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Liposuction

How Is Liposuction Performed?

Last updated on:
19/04/2012

Contributing Author: Guy Slowik FRCS

There are several different types of anesthesia and techniques that surgeons use to perform a liposuction.

Anesthesia

Procedure

Ultrasound-assisted liposuction

Anesthesia

The anesthesia your surgeon will choose depends on several factors, including:

  • The amount of fat removed
  • The liposuction technique selected
  • Your pain tolerance

There are three primary types of anesthesia:

  1. Local: This form of anesthesia numbs only the area to be treated. Usually, you will also receive a sedative, which will make you drowsy or may cause you to fall asleep. The local anesthetic is injected into the surgical area. The sedative is generally administered through an intravenous tube. You should feel no pain during the procedure but may experience a sensation of pulling or tugging.
  2. Regional: An epidural block, the kind of regional anesthesia often used in childbirth, may be given in a liposuction surgery. It's administered in the form of an injection and is given in the back. This injection numbs the lower half of your body. These numbing effects wear off within a couple of hours after surgery. You will be awake during surgery but will feel no pain during the procedure.
  3. General: You are unconscious with this type of anesthesia. This anesthesia is administered intravenously, often through a tube inserted into the back of your hand or elsewhere. As with the other types of anesthesia, you will not experience pain during the operation.

The Procedure

In most cases, the first thing the surgeon does is to inject a solution into the treatment area. The solution is comprised mostly of salt water, which works to make fat removal easier. This wetting solution also contains epinephrine, a medication that shrinks blood vessels, which acts to decrease bleeding and bruising. The solution also usually includes a local anesthetic to temporarily minimize pain.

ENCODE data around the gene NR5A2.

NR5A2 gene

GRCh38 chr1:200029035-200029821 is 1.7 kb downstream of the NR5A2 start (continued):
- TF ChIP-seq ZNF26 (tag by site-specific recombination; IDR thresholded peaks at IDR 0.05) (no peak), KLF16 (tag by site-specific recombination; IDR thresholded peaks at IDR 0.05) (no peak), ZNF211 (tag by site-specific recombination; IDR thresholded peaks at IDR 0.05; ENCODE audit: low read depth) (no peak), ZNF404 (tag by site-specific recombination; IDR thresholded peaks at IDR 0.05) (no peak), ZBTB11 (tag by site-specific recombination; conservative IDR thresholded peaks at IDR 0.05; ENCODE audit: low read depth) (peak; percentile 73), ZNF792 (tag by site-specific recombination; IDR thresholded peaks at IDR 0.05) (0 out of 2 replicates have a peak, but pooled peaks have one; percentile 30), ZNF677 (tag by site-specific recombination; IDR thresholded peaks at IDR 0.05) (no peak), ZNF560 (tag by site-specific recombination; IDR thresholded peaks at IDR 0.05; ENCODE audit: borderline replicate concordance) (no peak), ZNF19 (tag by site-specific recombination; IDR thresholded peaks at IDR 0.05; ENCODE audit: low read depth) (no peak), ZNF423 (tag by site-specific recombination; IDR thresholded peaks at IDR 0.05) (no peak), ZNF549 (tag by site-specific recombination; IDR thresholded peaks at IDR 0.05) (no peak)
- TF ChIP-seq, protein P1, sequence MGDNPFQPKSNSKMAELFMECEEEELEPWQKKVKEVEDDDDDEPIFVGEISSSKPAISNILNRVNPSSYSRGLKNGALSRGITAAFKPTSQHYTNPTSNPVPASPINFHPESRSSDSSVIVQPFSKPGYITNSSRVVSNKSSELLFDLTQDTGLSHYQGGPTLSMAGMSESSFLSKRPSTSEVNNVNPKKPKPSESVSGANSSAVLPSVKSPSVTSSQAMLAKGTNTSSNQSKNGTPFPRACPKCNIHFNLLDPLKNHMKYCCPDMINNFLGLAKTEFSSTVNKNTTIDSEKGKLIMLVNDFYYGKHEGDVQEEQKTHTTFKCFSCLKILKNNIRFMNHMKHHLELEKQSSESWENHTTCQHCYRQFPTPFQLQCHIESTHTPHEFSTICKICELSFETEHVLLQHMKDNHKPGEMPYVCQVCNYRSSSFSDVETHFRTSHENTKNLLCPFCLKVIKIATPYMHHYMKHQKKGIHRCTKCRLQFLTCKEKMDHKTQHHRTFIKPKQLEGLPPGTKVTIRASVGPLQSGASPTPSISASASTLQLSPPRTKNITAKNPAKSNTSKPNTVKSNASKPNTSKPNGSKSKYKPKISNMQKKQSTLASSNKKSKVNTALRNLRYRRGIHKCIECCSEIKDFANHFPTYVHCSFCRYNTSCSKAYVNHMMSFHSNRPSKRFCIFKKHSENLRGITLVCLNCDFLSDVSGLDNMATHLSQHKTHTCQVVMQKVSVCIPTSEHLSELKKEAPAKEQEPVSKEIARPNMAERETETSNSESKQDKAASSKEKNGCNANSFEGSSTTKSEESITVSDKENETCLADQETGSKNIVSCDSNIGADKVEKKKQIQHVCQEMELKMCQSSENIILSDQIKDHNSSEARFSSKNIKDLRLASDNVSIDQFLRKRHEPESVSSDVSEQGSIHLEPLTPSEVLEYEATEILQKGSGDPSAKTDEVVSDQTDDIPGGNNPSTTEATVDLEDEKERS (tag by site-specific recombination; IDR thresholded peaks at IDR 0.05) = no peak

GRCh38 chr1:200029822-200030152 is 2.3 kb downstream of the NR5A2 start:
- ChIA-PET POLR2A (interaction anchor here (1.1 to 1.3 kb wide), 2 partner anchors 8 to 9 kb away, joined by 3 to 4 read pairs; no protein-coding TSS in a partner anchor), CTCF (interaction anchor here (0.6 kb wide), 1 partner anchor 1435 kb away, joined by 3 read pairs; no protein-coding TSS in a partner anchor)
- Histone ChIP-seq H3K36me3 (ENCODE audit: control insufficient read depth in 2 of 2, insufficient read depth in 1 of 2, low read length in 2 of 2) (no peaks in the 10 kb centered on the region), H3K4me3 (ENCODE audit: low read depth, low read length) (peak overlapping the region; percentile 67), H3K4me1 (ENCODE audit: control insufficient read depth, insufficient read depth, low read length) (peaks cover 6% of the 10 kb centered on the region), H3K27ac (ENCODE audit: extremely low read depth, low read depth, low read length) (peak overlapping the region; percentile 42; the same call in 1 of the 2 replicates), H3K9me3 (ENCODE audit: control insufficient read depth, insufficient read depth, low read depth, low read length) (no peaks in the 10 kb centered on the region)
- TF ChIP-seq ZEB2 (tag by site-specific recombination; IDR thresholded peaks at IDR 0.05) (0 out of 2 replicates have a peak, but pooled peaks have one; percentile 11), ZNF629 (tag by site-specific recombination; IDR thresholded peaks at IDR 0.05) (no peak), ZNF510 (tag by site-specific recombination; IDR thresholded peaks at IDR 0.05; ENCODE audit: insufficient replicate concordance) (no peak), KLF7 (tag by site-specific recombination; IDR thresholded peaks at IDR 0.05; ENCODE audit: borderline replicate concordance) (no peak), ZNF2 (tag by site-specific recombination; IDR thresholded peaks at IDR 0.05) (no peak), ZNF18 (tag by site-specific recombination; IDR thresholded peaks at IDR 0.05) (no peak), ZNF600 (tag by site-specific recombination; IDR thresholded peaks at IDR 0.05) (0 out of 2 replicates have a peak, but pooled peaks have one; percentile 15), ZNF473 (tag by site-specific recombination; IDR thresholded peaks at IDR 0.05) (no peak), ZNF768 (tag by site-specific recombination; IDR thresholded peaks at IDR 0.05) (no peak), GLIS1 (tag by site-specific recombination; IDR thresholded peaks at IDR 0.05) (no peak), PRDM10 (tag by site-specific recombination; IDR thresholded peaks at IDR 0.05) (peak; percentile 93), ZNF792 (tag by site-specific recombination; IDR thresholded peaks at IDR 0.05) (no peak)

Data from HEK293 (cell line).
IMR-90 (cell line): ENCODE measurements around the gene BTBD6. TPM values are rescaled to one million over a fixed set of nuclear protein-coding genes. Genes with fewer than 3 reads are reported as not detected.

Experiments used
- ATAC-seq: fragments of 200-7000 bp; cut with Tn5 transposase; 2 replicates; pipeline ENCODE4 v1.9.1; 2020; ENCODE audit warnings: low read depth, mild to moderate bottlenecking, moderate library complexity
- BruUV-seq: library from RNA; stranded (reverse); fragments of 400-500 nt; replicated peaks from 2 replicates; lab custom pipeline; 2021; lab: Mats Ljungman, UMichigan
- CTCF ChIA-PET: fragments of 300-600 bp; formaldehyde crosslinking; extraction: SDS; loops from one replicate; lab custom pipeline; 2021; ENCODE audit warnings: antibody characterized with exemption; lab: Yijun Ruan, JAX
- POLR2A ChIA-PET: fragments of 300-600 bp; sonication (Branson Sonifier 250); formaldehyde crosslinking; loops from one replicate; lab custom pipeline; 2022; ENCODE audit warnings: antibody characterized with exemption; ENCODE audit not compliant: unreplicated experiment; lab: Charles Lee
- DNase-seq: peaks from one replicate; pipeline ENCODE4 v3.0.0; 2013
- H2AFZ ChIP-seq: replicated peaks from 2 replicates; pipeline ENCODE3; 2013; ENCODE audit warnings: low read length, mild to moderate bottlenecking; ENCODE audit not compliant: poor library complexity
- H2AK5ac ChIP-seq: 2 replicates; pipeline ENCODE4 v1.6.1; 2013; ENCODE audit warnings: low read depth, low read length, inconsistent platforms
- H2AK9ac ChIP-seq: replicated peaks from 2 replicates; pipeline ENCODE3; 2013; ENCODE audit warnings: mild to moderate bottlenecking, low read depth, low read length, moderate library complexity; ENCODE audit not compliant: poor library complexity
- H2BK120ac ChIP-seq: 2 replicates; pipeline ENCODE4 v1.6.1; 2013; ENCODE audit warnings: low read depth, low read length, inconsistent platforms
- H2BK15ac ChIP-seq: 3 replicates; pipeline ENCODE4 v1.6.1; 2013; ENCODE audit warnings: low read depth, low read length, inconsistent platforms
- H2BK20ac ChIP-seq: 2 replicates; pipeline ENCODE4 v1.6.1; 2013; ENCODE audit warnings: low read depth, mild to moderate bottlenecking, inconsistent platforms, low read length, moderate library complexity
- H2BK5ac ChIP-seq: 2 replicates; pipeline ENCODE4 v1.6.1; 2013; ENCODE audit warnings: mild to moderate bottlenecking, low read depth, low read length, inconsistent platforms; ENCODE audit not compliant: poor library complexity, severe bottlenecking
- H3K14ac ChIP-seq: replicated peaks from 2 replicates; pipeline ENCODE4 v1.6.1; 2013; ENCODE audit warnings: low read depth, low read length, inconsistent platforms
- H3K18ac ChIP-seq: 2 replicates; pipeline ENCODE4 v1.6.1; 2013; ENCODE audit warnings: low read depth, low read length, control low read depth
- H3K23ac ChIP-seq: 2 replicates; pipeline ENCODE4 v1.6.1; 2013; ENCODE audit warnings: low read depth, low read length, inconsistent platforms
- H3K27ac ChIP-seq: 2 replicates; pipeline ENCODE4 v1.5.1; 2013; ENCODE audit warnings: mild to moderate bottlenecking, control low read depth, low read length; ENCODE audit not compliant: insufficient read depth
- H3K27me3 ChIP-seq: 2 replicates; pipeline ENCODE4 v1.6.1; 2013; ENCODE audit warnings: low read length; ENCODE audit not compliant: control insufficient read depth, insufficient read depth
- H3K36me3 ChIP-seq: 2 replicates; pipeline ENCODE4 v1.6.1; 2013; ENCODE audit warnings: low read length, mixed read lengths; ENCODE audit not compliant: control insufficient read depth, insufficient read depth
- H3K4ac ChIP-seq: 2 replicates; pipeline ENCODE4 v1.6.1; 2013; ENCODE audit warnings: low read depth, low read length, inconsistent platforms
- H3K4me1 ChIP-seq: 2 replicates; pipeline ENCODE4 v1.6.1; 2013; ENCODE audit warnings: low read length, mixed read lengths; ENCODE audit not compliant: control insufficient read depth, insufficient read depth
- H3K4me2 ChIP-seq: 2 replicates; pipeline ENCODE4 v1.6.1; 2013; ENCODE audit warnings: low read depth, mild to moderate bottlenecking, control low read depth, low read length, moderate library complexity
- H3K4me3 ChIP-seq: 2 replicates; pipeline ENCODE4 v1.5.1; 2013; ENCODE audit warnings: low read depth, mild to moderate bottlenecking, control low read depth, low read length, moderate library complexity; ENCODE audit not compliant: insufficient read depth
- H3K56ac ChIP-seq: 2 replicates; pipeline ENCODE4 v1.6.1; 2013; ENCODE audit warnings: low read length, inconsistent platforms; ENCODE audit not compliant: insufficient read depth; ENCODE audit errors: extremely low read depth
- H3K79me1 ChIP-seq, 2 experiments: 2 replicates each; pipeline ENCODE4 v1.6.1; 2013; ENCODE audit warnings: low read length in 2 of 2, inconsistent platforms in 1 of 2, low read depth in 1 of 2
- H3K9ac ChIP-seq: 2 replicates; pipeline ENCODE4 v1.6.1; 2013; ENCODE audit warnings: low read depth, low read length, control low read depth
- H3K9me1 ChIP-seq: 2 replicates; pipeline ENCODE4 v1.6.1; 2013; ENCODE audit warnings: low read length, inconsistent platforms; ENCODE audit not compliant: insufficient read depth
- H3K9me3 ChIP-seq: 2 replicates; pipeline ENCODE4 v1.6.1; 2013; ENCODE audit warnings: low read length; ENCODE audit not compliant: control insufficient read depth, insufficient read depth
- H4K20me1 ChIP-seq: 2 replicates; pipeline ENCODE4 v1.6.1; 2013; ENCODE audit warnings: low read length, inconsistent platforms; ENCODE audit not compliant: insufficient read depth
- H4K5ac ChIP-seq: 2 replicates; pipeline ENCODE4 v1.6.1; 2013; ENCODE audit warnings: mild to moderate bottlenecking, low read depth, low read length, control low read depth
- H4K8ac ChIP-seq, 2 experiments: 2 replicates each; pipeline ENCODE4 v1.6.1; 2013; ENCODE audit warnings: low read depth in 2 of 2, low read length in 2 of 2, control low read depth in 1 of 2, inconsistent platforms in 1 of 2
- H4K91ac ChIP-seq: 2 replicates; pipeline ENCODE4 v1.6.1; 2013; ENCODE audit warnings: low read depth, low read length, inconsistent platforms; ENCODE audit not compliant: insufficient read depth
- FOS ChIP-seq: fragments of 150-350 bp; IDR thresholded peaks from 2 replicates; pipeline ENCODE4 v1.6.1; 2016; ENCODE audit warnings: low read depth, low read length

The amount of wetting solution injected before the procedure varies depending on the technique employed.

  • Wet liposuction: The amount of wetting solution is less than the volume of fat removed. This technique often requires intravenous (IV) sedation or general anesthesia.
  • Super-wet liposuction: The wetting solution is equal to the volume of fat removed. This technique often requires intravenous (IV) sedation or general anesthesia.
  • Tumescent liposuctionThe wetting solution is two to three times the volume of fat removed. This solution causes fat deposits to swell (tumesce). Tumescent liposuction is the most commonly used liposuction technique and it usually requires only local anesthesia. This technique has the advantage of resulting in less bleeding, and therefore less bruising, than the wet techniques.

Doctors rarely perform dry liposuction anymore because fluid injection is safer.

After the fluid has been injected, the surgeon makes a small incision (cut) in your skin near the area that contains the fat that is targeted for removal. A narrow metal tube called a cannula is inserted through the cut into the area of excess fat.

The cannula is attached to a strong vacuum pump via a flexible pipe. By manipulating the cannula back and forth through the fat, the surgeon can suction out the fat cells. Usually, the incisions are closed with a few stitches.

Nice To Know:

Depending on the particular procedure liposuction may take as little as one to two hours, or as long as five hours.

Ultrasound-Assisted Liposuction

Ultrasound-assisted liposuction follows the same technique as with standard liposuction with the following steps:

  • Fluid injection
  • Small incision in the skin
  • Insertion of a cannula (tube) into the incision

However, with ultrasound-assisted liposuction, the cannula is connected to an ultrasound machine, which uses energy from sound waves to break apart the cells in the unwanted fat. Then the surgeon suctions out the "melted" fat as well as the previously injected fluid. Usually, a few stitches are used to close the wounds.

The time for this type of surgery varies, but it generally is longer than for liposuction without ultrasound.

Nice To Know:

Q: Is liposuction done on an outpatient basis?

A: Yes, liposuction often is done in a physician's office surgical suite or in an outpatient surgery center. Even if you get liposuction in a hospital, you probably will be able to go home the same day unless you are having a large amount of fat removed.

 
 

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From Andrew Maynard - Chair of the University of Michigan Department of Environmental Health Sciences, with help from David Faulkner - 2013 Master of Public Health graduate.